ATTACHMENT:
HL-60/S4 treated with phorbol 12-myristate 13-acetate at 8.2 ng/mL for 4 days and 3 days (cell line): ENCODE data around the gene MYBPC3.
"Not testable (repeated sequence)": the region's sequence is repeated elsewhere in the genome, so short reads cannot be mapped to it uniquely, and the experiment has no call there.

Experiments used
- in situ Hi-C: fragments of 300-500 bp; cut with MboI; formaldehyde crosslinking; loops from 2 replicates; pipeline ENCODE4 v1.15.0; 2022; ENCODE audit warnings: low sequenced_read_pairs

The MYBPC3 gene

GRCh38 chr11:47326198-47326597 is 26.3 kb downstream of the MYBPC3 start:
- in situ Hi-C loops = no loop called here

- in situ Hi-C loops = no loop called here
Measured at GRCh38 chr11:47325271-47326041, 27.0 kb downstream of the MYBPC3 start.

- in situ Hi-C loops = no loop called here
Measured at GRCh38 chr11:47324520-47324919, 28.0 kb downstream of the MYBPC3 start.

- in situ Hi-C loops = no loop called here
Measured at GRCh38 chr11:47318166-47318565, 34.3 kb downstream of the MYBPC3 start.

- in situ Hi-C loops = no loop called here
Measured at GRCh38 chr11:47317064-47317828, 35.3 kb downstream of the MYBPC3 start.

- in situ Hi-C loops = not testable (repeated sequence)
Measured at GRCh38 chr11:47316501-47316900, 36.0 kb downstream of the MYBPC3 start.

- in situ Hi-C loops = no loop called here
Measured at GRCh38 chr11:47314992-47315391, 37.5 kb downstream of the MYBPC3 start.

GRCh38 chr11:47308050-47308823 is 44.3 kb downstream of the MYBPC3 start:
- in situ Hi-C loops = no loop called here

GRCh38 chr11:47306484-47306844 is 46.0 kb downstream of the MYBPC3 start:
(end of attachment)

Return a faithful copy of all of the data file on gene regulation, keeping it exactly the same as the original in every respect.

HL-60/S4 treated with phorbol 12-myristate 13-acetate at 8.2 ng/mL for 4 days and 3 days (cell line): ENCODE data around the gene MYBPC3.
"Not testable (repeated sequence)": the region's sequence is repeated elsewhere in the genome, so short reads cannot be mapped to it uniquely, and the experiment has no call there.

Experiments used
- in situ Hi-C: fragments of 300-500 bp; cut with MboI; formaldehyde crosslinking; loops from 2 replicates; pipeline ENCODE4 v1.15.0; 2022; ENCODE audit warnings: low sequenced_read_pairs

The MYBPC3 gene

GRCh38 chr11:47326198-47326597 is 26.3 kb downstream of the MYBPC3 start:
- in situ Hi-C loops = no loop called here

- in situ Hi-C loops = no loop called here
Measured at GRCh38 chr11:47325271-47326041, 27.0 kb downstream of the MYBPC3 start.

- in situ Hi-C loops = no loop called here
Measured at GRCh38 chr11:47324520-47324919, 28.0 kb downstream of the MYBPC3 start.

- in situ Hi-C loops = no loop called here
Measured at GRCh38 chr11:47318166-47318565, 34.3 kb downstream of the MYBPC3 start.

- in situ Hi-C loops = no loop called here
Measured at GRCh38 chr11:47317064-47317828, 35.3 kb downstream of the MYBPC3 start.

- in situ Hi-C loops = not testable (repeated sequence)
Measured at GRCh38 chr11:47316501-47316900, 36.0 kb downstream of the MYBPC3 start.

- in situ Hi-C loops = no loop called here
Measured at GRCh38 chr11:47314992-47315391, 37.5 kb downstream of the MYBPC3 start.

GRCh38 chr11:47308050-47308823 is 44.3 kb downstream of the MYBPC3 start:
- in situ Hi-C loops = no loop called here

GRCh38 chr11:47306484-47306844 is 46.0 kb downstream of the MYBPC3 start: